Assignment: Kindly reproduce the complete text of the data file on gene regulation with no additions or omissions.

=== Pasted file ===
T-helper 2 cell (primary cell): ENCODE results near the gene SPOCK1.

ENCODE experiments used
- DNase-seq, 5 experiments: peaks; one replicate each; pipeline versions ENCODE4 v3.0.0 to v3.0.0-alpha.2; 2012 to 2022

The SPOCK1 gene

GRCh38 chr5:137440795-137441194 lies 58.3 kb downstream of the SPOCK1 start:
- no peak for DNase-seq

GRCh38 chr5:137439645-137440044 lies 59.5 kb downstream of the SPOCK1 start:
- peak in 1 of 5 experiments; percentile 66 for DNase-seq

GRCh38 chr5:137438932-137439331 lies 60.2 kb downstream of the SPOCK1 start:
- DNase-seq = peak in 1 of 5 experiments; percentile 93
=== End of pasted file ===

T-helper 2 cell (primary cell): ENCODE results near the gene SPOCK1.

ENCODE experiments used
- DNase-seq, 5 experiments: peaks; one replicate each; pipeline versions ENCODE4 v3.0.0 to v3.0.0-alpha.2; 2012 to 2022

The SPOCK1 gene

GRCh38 chr5:137440795-137441194 lies 58.3 kb downstream of the SPOCK1 start:
- no peak for DNase-seq

GRCh38 chr5:137439645-137440044 lies 59.5 kb downstream of the SPOCK1 start:
- peak in 1 of 5 experiments; percentile 66 for DNase-seq

GRCh38 chr5:137438932-137439331 lies 60.2 kb downstream of the SPOCK1 start:
- DNase-seq = peak in 1 of 5 experiments; percentile 93